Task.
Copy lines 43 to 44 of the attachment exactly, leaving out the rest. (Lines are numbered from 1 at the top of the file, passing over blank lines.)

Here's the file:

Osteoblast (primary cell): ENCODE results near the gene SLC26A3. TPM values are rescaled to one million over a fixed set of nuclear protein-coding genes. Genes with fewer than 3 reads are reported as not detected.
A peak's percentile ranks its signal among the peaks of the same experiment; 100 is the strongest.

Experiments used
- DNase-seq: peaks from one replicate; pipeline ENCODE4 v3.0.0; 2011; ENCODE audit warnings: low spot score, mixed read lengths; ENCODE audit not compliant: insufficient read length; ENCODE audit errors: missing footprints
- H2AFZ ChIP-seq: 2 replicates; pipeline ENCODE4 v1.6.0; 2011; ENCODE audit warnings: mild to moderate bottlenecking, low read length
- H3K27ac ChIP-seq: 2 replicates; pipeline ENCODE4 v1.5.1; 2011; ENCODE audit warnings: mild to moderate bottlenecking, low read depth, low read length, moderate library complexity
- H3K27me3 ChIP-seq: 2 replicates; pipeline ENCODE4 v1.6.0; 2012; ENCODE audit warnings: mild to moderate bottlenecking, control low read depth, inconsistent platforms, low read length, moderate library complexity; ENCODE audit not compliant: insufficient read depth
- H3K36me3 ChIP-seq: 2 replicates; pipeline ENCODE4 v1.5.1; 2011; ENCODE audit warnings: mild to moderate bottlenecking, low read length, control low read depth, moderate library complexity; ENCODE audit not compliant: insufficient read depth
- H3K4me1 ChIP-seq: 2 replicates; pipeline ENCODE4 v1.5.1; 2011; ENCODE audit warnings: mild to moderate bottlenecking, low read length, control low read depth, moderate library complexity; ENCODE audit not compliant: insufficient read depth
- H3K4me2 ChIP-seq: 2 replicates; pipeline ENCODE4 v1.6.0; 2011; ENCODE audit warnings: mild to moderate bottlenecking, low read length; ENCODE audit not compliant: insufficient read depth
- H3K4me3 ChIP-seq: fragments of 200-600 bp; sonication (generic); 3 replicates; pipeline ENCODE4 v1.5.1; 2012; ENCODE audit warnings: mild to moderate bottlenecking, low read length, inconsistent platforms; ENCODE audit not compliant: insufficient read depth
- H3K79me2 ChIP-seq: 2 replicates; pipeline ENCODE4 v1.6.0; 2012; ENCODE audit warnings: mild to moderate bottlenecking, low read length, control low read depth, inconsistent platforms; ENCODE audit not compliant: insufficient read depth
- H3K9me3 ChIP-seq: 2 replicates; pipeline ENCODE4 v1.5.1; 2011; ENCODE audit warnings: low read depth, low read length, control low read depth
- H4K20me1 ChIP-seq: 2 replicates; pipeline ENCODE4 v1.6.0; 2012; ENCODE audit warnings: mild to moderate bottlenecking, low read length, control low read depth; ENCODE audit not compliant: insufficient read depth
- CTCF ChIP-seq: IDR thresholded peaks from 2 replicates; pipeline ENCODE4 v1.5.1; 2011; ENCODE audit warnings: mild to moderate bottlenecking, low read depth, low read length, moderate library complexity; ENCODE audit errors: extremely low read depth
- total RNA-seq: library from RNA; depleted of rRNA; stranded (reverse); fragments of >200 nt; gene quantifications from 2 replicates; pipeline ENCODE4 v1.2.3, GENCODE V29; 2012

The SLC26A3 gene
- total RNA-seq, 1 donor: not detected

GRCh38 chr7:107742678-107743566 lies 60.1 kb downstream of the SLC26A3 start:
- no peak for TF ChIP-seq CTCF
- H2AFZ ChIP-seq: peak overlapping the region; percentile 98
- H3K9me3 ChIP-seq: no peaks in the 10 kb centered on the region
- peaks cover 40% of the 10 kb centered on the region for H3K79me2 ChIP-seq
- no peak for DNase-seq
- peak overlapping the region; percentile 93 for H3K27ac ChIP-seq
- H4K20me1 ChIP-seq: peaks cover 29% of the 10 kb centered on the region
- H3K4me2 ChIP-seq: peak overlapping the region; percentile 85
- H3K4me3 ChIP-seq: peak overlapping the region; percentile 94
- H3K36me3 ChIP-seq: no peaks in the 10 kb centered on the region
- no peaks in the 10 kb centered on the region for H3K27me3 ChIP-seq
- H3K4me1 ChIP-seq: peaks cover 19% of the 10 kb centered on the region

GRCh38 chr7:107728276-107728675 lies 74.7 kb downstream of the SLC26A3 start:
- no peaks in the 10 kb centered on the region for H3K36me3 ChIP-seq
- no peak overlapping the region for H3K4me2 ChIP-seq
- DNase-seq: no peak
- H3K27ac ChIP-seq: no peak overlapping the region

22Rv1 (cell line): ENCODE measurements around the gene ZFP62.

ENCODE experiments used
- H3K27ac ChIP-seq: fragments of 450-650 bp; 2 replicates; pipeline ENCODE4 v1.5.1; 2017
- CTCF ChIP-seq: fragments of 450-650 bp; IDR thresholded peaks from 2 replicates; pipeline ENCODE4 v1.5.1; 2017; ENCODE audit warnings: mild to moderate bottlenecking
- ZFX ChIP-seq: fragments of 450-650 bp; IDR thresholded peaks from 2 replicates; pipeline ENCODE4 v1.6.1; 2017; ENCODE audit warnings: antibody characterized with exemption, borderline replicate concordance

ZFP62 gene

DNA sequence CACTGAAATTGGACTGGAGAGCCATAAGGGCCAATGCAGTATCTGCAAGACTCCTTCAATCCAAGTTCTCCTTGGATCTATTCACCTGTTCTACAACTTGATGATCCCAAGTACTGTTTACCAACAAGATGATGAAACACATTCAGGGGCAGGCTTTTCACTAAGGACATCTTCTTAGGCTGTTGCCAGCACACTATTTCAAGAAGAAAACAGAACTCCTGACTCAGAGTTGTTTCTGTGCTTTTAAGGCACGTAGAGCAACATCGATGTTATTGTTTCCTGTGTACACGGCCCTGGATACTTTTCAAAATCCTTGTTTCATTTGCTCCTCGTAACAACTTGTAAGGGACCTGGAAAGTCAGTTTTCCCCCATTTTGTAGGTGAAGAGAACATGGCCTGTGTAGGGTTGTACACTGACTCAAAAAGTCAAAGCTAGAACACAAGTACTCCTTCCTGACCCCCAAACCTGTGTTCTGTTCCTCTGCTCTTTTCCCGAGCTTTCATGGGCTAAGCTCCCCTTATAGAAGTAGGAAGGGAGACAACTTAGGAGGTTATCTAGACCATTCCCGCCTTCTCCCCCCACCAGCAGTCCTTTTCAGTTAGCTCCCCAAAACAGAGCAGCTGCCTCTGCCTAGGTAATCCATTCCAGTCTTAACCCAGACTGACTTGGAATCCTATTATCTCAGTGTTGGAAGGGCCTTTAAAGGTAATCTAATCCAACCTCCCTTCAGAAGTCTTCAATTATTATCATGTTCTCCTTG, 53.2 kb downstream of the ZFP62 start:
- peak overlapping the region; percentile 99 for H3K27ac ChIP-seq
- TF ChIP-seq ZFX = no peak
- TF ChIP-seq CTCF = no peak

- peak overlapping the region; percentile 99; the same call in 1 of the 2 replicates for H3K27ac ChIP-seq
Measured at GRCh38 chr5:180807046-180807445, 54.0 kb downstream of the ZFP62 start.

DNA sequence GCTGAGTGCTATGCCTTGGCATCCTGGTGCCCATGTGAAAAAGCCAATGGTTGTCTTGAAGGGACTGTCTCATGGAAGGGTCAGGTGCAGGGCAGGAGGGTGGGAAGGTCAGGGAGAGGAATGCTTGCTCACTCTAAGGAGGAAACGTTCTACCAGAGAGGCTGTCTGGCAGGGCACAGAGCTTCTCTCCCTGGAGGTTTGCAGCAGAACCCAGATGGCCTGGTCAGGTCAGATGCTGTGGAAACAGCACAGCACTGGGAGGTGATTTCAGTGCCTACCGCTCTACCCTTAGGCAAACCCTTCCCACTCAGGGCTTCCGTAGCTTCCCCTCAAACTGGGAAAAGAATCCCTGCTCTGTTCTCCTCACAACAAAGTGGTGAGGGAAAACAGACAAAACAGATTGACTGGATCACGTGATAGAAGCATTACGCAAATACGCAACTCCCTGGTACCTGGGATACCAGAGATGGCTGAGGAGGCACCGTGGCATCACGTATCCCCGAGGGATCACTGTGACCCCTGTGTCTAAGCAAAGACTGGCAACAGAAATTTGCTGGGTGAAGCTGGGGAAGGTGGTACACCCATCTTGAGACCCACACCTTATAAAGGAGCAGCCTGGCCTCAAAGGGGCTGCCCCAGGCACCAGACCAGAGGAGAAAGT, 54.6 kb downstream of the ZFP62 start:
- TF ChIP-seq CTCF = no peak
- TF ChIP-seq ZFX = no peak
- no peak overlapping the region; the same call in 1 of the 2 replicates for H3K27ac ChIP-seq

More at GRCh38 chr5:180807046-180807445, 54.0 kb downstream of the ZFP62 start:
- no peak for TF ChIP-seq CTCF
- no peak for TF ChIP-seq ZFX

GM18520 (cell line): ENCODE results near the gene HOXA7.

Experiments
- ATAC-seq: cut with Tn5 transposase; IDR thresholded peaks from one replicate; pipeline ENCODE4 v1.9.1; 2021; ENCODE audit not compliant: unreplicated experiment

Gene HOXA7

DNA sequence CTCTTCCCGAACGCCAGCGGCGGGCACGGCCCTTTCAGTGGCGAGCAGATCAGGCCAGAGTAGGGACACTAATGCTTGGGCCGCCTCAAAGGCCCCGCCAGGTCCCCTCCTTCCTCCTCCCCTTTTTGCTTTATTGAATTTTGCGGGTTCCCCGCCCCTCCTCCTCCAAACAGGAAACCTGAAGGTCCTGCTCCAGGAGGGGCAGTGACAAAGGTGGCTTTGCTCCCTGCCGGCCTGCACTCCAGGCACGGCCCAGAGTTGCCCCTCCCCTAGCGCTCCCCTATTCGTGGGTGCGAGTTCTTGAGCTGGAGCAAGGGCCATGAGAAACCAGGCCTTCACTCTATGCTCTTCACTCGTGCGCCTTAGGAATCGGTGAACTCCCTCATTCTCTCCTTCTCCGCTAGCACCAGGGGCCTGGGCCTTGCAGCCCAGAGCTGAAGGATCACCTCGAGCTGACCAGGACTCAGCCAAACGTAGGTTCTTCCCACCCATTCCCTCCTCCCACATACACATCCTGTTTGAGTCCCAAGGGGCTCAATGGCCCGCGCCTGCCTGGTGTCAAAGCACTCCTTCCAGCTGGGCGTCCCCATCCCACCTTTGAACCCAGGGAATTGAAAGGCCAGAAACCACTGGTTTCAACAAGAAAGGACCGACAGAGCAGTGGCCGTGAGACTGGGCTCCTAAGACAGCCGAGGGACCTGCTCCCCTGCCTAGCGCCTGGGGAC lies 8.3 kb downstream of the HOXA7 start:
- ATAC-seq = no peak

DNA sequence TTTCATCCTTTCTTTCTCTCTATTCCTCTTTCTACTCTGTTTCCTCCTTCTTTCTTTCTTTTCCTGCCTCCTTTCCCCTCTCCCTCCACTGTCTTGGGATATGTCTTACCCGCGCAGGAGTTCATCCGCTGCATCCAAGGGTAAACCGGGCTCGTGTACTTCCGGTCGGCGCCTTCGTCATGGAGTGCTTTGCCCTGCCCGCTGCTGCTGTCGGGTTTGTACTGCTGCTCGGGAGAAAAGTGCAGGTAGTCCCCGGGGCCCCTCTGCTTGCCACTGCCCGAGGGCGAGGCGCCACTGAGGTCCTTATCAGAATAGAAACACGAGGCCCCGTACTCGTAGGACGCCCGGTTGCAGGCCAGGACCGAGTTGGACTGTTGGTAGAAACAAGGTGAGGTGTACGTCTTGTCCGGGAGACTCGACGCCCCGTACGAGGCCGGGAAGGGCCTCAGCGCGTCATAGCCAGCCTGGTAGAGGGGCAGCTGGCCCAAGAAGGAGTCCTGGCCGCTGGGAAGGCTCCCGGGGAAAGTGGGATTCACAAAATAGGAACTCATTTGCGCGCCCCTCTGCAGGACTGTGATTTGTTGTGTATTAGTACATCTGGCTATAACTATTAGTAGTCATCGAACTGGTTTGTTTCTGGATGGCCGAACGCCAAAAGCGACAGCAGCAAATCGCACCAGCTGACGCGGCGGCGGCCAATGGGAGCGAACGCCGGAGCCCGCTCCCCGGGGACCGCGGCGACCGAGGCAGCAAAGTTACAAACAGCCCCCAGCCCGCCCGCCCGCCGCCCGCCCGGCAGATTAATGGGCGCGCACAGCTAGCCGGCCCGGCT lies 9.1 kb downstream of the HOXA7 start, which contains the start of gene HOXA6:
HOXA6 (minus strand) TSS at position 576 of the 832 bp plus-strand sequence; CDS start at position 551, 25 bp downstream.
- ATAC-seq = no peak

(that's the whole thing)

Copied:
DNA sequence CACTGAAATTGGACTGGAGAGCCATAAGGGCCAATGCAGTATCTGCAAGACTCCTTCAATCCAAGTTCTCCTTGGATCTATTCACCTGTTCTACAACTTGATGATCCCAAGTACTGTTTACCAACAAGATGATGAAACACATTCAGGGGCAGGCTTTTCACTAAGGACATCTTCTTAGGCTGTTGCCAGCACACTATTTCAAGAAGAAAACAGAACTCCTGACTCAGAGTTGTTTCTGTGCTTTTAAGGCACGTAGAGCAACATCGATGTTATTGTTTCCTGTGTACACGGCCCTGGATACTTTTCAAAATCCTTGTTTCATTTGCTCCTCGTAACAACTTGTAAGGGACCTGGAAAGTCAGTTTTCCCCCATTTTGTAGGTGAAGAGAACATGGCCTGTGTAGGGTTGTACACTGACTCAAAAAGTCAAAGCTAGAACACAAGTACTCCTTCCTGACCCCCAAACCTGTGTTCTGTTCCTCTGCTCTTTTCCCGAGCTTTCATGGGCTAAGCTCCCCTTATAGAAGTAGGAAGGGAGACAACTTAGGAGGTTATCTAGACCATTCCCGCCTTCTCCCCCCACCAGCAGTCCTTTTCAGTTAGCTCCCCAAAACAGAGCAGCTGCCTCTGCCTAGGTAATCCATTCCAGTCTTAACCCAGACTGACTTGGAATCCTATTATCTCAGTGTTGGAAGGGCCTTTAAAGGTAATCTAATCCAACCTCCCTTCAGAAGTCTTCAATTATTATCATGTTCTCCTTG, 53.2 kb downstream of the ZFP62 start:
- peak overlapping the region; percentile 99 for H3K27ac ChIP-seq